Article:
More than a half a century ago one of the most recognized scientists and arguably brightest mind ever - Dr. Albert Einstein said, "Our task is to widen our circle of compassion beyond a few people to embrace all living creatures and the whole of nature in its beauty." To encompass this Einstein loved the beauty of bees.
Of the more than 1.6 million known forms of life on our home -- planet Earth, bees truly are the "golden-hair" pollinator partners that have been entrusted with sustaining life on land.
Consider that at least 20,000 but perhaps as many as 40,000 species of solitary, stingless, bumble and honeybees quietly have gone about enriching the tapestry of life for over 100 million years.
Our early ancestors perhaps as far back as the Old Stone Age, millions of years ago, and certainly in the Middle Stone Age (beginning around 280,000 years ago) revered the bees and sought their honey because it's the sweetest natural substance that nature has to offer.
Drawings carved into rock-walls, called petroglyphs, in almost 400 sites in 17 regions -- including Europe, North and South Africa, India, Malaysia, Indonesia and Australia recorded the cherished "honey-hunts" in spectacular details.
I'm constantly encouraging my students to travel. For those privileged enough to have visited any of the honey-hunting petroglyphs -- there is an incredible energy and mysticism that's exuded through this art. Researchers hypothesize that some honey-hunters were actually clan shaman, reputed to have supernatural powers.
Throughout the ages people have been fascinated with bees and for many good reasons.
Take for example a honeybee hive. It's a city of about 100,000, mostly females, governed by a queen, who runs a very tight and highly profitable food service industry with zero unemployment amongst workers.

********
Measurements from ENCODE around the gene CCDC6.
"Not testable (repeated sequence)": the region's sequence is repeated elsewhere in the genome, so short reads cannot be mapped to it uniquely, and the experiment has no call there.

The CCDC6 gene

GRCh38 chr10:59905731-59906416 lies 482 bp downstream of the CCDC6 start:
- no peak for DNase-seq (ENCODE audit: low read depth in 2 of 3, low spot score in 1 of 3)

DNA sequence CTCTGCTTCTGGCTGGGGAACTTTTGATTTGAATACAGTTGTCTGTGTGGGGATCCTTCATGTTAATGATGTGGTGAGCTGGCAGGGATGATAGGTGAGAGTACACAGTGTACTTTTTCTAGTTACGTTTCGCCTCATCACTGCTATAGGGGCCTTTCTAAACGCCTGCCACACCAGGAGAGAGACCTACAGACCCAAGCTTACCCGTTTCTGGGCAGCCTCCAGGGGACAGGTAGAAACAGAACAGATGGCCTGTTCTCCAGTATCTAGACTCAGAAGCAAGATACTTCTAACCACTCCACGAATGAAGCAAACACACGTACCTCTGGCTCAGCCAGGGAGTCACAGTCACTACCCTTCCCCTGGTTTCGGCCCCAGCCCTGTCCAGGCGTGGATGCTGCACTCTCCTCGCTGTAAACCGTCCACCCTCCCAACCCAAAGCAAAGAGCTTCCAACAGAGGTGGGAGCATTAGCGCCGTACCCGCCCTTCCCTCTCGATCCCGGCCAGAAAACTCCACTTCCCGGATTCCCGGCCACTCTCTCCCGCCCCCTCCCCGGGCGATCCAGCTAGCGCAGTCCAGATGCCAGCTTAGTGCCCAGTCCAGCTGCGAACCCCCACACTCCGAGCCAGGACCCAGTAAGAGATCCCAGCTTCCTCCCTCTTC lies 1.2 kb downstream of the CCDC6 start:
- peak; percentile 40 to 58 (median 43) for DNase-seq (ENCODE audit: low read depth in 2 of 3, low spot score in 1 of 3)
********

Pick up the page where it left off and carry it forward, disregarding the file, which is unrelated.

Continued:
The industry begins before sunrise and continues to operate seamlessly until well after sunset. Like any one of our human industrial operations, honeybees work with up-to-date information. Bees, unlike humans, are able to quickly change their production lines and in a matter of minutes, tens of thousands of worker bees update their memory banks and immediately begin new tasks -- all for the common good of the city or hive.
I suspect that William Shakespeare spent many hours watching honeybees around Stratford-upon-Avon for he, too, was intrigued with them and wrote about bees in Henry V: "For so work the honeybees, creatures that by a rule in nature teach the act of order to a peopled kingdom."
And it turns out, each year, that not only do honeybees give humans 2.65 billion pounds of honey; 44 million pounds of beeswax (for which the Roman Catholic Church uses 3.1 million pounds in candles); cotton to cloth us; powerful bee venom or apis drugs that offer relief to those suffering from rheumatoid arthritis, multiple sclerosis, fibromyalgia and tendonitis; but also of the 100 crop species providing 90 percent of the world's food -- about 74 percent are pollinated by bees.
Bumblebees are two to three times bigger than honeybees, visit two to three times more flowers than their smaller brethren, resulting in 16 hour works days, seven days a week. In fact, helicopters mimic the same aerodynamic principles used by bumblebees to lift-off and fly. Helicopters use reverse-pitch semi-rotary blades. Each time bumblebee's wings swing back and forth (one oscillation cycle), a type of cavity or vacuum is produced in the air above the wing. This cavity provides extra lift for the large bumblebee and her heavy payload of pollen, nectar, water or tree resin.